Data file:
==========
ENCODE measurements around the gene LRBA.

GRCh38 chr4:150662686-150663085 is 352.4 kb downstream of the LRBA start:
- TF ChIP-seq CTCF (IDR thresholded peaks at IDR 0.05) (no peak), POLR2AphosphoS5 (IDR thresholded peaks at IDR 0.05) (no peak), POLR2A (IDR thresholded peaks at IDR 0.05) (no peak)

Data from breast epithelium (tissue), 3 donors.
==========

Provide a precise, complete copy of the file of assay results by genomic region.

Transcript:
ENCODE measurements around the gene LRBA.

GRCh38 chr4:150662686-150663085 is 352.4 kb downstream of the LRBA start:
- TF ChIP-seq CTCF (IDR thresholded peaks at IDR 0.05) (no peak), POLR2AphosphoS5 (IDR thresholded peaks at IDR 0.05) (no peak), POLR2A (IDR thresholded peaks at IDR 0.05) (no peak)

Data from breast epithelium (tissue), 3 donors.